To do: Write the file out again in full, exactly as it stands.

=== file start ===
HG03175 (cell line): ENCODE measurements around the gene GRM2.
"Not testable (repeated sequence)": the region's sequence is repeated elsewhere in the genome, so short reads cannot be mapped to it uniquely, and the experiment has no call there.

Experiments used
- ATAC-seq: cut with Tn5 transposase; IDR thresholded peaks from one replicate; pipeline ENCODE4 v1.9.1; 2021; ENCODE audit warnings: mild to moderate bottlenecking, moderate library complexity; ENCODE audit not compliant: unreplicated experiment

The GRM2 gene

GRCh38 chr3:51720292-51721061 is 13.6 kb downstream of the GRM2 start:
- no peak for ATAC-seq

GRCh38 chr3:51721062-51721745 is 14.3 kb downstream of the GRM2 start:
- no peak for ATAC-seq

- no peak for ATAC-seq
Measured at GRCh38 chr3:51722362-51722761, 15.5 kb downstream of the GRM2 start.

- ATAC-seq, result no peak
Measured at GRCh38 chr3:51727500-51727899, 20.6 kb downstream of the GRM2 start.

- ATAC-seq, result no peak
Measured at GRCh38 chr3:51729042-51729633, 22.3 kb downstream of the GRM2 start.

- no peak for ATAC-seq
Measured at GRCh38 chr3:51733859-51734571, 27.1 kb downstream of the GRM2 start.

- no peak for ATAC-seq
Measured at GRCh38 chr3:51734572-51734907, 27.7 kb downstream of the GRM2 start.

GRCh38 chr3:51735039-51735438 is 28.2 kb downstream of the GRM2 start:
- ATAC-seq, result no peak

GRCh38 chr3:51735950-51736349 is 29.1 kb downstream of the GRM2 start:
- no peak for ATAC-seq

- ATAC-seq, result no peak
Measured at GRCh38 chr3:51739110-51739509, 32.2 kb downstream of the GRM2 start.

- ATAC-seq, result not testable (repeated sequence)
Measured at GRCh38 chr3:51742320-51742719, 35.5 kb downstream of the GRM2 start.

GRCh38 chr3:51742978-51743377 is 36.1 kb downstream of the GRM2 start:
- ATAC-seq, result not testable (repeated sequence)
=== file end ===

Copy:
HG03175 (cell line): ENCODE measurements around the gene GRM2.
"Not testable (repeated sequence)": the region's sequence is repeated elsewhere in the genome, so short reads cannot be mapped to it uniquely, and the experiment has no call there.

Experiments used
- ATAC-seq: cut with Tn5 transposase; IDR thresholded peaks from one replicate; pipeline ENCODE4 v1.9.1; 2021; ENCODE audit warnings: mild to moderate bottlenecking, moderate library complexity; ENCODE audit not compliant: unreplicated experiment

The GRM2 gene

GRCh38 chr3:51720292-51721061 is 13.6 kb downstream of the GRM2 start:
- no peak for ATAC-seq

GRCh38 chr3:51721062-51721745 is 14.3 kb downstream of the GRM2 start:
- no peak for ATAC-seq

- no peak for ATAC-seq
Measured at GRCh38 chr3:51722362-51722761, 15.5 kb downstream of the GRM2 start.

- ATAC-seq, result no peak
Measured at GRCh38 chr3:51727500-51727899, 20.6 kb downstream of the GRM2 start.

- ATAC-seq, result no peak
Measured at GRCh38 chr3:51729042-51729633, 22.3 kb downstream of the GRM2 start.

- no peak for ATAC-seq
Measured at GRCh38 chr3:51733859-51734571, 27.1 kb downstream of the GRM2 start.

- no peak for ATAC-seq
Measured at GRCh38 chr3:51734572-51734907, 27.7 kb downstream of the GRM2 start.

GRCh38 chr3:51735039-51735438 is 28.2 kb downstream of the GRM2 start:
- ATAC-seq, result no peak

GRCh38 chr3:51735950-51736349 is 29.1 kb downstream of the GRM2 start:
- no peak for ATAC-seq

- ATAC-seq, result no peak
Measured at GRCh38 chr3:51739110-51739509, 32.2 kb downstream of the GRM2 start.

- ATAC-seq, result not testable (repeated sequence)
Measured at GRCh38 chr3:51742320-51742719, 35.5 kb downstream of the GRM2 start.

GRCh38 chr3:51742978-51743377 is 36.1 kb downstream of the GRM2 start:
- ATAC-seq, result not testable (repeated sequence)